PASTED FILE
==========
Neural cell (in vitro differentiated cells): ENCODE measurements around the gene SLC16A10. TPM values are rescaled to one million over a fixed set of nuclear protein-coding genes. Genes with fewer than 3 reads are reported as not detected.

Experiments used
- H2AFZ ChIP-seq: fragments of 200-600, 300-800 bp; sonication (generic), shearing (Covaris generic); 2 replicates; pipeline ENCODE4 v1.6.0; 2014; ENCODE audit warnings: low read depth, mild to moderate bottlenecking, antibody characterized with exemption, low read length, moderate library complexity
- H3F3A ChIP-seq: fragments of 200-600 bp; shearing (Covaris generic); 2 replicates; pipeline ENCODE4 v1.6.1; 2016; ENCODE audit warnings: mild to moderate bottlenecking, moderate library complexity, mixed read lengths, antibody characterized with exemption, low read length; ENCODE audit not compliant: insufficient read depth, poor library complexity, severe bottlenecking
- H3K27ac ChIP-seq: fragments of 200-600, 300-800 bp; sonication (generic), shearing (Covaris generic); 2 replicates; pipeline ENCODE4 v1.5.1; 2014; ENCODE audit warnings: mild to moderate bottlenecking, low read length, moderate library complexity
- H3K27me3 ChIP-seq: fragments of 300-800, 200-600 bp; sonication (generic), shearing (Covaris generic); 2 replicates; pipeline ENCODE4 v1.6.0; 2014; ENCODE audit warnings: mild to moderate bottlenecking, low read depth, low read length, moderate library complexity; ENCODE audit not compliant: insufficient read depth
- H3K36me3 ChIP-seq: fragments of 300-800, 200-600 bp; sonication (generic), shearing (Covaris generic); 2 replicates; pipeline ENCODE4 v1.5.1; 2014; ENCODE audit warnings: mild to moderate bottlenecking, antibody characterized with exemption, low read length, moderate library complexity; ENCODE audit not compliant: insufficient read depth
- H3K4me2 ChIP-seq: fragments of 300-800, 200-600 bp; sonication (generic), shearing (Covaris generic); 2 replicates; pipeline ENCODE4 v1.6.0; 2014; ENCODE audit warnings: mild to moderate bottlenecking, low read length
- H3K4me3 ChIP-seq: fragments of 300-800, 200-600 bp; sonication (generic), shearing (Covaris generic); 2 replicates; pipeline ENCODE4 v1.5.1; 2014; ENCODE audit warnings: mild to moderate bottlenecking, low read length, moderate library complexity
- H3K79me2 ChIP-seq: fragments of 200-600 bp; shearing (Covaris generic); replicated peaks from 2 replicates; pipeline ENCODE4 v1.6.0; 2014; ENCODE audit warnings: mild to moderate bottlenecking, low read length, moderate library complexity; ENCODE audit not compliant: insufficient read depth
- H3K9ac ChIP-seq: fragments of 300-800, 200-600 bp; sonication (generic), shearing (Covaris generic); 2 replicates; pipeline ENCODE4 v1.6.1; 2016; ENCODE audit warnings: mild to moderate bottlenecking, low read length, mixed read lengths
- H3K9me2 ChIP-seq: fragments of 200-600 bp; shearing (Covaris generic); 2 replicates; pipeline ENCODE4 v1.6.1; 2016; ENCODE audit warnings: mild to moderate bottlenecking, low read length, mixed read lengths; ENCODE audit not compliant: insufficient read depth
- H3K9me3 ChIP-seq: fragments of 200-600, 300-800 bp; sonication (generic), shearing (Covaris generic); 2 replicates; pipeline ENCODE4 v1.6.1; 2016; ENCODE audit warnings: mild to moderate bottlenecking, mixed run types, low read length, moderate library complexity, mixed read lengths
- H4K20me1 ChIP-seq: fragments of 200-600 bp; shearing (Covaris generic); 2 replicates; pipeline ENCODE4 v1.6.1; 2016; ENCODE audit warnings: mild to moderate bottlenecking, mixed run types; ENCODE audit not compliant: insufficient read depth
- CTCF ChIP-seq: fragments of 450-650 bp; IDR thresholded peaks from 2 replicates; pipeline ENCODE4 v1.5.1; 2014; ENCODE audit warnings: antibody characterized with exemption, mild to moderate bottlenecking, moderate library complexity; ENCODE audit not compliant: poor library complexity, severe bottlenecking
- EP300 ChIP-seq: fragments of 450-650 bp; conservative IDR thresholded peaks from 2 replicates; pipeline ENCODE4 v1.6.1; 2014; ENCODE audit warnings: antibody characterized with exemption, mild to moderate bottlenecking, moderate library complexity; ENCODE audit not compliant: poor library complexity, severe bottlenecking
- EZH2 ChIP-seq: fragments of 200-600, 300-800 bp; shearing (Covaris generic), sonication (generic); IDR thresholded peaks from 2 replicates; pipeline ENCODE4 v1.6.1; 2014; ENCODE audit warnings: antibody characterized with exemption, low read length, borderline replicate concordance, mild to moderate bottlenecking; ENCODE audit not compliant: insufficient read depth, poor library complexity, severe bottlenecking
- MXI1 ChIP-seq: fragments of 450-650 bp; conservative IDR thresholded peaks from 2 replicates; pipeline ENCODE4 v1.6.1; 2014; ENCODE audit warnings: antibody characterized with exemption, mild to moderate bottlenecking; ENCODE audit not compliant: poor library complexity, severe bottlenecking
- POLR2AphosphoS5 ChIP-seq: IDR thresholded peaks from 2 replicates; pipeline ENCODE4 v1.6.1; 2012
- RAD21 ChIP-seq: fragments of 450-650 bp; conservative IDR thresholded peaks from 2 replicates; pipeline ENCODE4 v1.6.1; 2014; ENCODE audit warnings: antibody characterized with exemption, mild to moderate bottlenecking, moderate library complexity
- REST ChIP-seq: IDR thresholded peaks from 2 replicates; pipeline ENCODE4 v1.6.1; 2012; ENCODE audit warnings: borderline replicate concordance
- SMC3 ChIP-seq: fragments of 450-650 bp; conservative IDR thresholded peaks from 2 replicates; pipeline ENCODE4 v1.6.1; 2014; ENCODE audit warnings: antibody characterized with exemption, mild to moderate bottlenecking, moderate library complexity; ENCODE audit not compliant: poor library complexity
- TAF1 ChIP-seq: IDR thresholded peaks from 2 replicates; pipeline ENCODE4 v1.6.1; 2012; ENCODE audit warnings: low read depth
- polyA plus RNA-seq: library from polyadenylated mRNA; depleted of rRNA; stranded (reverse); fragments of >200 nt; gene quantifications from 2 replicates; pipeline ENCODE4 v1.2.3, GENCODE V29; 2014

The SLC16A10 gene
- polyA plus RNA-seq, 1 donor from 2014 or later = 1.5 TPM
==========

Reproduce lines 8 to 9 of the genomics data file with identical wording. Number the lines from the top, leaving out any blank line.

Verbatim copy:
- H3K4me2 ChIP-seq: fragments of 300-800, 200-600 bp; sonication (generic), shearing (Covaris generic); 2 replicates; pipeline ENCODE4 v1.6.0; 2014; ENCODE audit warnings: mild to moderate bottlenecking, low read length
- H3K4me3 ChIP-seq: fragments of 300-800, 200-600 bp; sonication (generic), shearing (Covaris generic); 2 replicates; pipeline ENCODE4 v1.5.1; 2014; ENCODE audit warnings: mild to moderate bottlenecking, low read length, moderate library complexity